The project description included in Chapter 4 of the Preliminary Environmental Information the applicant used for its recent statutory consultation is for;
? The power station complex, including the CCGT power station and a facility for combined heat and power supply to the Wrexham Industrial Estate; and
? The gas connection
As you are aware the applicant states that the power station will also need to connect to the local electricity network which will be progressed under a separate consenting strategy and will not be part of this Development Consent Order (DCO) application.
As the electricity connection is not part of this project that the applicant has consulted on, in accordance with Regulation 6(1)(a)(i) of the APFP Regulations, the applicant is required to draft a Grid Connection Statement which accompanies the application once it is submitted. The Grid Connection Statement needs to state who will be responsible for designing and building the connection to the electricity grid.
I understand that the applicant is currently in discussion with SPEN and have produced a joint feasibility study to gather information on the current network capability. To date, the applicant states that it has been identified that the local electricity network could accommodate the connection of the power station through upgrade works including the re-placement of existing overhead lines, installation of new underground cables and the replacement of conductors.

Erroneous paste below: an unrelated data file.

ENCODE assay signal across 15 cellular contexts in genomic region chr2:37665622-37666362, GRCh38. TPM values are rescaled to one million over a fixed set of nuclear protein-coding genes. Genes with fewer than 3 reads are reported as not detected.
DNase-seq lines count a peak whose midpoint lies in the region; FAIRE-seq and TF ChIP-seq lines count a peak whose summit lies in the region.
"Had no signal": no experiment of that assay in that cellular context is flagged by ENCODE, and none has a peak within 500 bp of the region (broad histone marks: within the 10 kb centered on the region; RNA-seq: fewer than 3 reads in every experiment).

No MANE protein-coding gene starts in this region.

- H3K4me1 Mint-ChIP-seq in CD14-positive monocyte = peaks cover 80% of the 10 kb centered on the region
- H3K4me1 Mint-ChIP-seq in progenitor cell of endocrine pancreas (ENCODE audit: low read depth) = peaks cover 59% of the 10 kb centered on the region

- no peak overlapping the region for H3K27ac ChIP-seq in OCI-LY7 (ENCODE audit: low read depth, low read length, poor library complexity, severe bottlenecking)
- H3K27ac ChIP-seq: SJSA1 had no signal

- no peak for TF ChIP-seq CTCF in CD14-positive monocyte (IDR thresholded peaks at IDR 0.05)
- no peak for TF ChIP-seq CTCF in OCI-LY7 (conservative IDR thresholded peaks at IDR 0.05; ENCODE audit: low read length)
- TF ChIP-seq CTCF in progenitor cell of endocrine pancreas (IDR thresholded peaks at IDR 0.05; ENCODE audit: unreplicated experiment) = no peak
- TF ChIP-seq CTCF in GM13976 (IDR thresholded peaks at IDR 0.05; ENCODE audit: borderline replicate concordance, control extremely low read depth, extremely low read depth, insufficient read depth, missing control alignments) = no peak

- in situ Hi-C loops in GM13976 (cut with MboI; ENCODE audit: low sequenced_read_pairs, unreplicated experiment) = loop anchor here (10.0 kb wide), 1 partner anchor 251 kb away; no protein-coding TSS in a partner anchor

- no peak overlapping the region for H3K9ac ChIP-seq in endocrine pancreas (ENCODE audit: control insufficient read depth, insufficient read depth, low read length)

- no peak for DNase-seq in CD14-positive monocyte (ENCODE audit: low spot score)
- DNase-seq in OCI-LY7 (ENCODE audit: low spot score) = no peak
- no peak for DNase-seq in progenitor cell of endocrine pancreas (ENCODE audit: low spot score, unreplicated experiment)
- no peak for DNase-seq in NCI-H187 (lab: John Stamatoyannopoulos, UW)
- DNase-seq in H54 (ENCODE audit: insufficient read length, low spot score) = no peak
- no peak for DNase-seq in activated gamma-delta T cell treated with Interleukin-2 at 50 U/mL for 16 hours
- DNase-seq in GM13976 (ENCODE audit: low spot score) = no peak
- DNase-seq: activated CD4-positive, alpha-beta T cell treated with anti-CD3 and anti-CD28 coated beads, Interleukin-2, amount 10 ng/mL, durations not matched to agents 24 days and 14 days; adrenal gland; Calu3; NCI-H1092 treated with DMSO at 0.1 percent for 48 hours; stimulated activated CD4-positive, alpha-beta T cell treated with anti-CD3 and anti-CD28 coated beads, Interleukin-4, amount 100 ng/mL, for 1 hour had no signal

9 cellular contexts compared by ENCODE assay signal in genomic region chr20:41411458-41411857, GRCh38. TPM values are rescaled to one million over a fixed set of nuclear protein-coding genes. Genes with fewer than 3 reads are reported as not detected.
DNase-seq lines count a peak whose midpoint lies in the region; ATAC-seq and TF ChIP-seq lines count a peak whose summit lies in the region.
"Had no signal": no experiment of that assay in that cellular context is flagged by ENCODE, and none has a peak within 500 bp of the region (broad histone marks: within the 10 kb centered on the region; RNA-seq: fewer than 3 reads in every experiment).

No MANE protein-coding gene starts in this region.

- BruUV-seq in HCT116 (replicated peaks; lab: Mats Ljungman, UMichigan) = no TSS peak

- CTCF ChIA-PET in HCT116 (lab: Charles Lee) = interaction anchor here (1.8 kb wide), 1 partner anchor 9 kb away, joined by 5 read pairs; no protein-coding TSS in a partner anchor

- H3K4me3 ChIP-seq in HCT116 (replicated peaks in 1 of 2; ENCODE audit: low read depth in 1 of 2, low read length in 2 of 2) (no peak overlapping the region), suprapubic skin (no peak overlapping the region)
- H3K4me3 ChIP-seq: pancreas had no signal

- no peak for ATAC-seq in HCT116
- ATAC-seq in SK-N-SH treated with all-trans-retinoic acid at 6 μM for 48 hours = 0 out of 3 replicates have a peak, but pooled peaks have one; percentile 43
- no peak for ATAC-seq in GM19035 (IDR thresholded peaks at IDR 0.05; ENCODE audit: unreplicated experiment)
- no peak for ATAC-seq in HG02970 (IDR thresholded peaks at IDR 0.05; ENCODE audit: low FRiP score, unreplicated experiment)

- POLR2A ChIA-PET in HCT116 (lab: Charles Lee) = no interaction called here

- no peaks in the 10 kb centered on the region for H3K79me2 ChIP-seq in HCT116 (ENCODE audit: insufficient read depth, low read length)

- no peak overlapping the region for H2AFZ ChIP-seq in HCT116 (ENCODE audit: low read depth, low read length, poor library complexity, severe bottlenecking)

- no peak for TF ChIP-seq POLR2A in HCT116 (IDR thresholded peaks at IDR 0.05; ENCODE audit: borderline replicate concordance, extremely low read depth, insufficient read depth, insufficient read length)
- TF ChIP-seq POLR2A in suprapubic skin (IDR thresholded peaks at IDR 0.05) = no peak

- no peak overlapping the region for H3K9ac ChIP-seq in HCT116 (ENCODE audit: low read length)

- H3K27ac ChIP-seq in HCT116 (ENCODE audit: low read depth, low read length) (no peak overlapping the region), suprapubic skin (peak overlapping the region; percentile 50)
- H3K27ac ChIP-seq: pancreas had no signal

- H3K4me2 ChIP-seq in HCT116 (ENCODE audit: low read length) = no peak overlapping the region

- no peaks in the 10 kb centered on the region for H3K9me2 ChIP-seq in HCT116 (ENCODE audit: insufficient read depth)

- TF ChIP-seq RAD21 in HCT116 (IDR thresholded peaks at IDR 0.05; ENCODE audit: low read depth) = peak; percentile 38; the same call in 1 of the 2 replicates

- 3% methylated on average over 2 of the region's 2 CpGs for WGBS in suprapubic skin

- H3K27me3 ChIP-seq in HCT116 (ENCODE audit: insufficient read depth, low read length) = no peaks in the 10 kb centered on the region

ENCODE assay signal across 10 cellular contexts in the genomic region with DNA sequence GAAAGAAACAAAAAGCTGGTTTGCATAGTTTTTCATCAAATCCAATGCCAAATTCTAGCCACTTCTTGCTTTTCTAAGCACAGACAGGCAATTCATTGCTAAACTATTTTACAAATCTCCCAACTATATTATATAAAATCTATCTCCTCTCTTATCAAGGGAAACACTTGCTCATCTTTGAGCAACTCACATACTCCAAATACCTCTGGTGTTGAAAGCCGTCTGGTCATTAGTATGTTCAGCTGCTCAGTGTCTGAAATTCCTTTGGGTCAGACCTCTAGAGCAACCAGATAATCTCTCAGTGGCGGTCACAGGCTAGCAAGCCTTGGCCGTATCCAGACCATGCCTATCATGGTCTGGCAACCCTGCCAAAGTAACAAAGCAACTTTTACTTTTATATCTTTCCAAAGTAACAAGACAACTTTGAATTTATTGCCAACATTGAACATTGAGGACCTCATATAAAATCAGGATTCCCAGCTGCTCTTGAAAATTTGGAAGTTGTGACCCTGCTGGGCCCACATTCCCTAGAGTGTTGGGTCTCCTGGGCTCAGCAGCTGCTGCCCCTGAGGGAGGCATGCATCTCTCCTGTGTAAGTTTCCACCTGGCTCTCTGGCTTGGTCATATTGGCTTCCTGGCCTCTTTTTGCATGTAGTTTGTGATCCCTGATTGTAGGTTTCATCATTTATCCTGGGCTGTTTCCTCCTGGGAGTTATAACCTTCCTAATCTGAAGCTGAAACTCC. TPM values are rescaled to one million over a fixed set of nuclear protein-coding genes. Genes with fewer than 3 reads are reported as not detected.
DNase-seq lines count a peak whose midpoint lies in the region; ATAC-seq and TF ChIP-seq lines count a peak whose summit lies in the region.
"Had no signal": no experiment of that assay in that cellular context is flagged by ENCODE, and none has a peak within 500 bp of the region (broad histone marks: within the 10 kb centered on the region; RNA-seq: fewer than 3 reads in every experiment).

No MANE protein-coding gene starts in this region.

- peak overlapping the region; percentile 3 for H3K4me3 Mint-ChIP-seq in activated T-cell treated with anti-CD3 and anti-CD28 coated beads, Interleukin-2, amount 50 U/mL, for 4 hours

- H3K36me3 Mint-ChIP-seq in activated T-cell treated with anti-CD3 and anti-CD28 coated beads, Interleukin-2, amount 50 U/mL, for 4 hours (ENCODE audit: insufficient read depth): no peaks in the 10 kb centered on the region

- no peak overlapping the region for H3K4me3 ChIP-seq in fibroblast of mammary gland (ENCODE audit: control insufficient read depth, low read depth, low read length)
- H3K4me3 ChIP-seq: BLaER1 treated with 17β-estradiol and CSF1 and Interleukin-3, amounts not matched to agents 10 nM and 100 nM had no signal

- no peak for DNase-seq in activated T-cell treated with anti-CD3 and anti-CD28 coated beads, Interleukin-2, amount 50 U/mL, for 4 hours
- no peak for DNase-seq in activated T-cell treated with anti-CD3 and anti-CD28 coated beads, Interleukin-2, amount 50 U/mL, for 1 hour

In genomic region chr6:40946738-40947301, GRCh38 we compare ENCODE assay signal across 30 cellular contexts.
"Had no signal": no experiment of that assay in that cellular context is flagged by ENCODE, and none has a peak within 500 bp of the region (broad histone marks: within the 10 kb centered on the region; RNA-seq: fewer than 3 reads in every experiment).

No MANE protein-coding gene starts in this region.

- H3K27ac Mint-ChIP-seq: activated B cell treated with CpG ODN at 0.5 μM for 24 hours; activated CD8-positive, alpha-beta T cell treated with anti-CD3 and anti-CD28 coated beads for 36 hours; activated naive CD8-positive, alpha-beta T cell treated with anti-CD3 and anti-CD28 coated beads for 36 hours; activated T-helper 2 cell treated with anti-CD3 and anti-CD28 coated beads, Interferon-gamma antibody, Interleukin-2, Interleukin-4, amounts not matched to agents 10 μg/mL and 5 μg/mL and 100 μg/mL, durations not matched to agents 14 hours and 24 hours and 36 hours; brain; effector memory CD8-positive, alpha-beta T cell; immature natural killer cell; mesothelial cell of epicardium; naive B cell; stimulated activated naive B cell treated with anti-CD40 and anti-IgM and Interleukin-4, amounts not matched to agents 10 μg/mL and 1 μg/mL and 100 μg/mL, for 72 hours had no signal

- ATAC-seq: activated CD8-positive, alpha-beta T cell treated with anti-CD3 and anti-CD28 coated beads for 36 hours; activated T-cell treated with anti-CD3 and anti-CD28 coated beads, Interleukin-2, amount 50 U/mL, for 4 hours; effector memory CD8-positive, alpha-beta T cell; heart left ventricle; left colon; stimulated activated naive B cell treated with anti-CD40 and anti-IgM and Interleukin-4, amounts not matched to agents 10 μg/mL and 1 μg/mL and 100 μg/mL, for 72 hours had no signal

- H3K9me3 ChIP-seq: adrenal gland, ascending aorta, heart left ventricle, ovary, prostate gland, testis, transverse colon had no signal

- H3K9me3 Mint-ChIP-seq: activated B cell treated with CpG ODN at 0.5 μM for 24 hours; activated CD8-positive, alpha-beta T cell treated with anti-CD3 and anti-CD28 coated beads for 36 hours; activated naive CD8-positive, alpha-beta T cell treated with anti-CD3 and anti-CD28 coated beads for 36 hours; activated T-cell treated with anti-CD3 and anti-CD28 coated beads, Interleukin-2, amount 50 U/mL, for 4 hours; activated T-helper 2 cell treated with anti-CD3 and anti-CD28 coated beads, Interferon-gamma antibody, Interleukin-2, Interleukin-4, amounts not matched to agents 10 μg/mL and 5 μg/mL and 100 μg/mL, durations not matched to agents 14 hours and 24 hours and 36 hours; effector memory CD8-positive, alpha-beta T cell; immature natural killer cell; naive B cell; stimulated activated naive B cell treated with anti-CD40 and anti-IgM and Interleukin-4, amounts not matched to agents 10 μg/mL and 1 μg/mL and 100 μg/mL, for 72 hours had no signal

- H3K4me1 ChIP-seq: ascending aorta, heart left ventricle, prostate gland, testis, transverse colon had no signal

You will have the opportunity to comment on the Grid Connection Statement during examination and the Examining Authority has the discretion to exercise the likelihood of a connection gaining consent. The Environmental Statement that will be produced by the applicant will have to consider in-combination effects based on the level of information available to the applicant at the time.
Changes to the application
If the applicant decides to change the application that they have consulted on so that it includes a new Overhead Line, which is outside of the exemptions of the Overhead Lines (Exempt Installations) Order 2010 they will need to apply for a DCO through the Planning Act NSIP process and change the application to include the electricity connection component. This can be by way of a separate DCO application, or can be a component of the existing DCO application, as a DCO can include two NSIPs.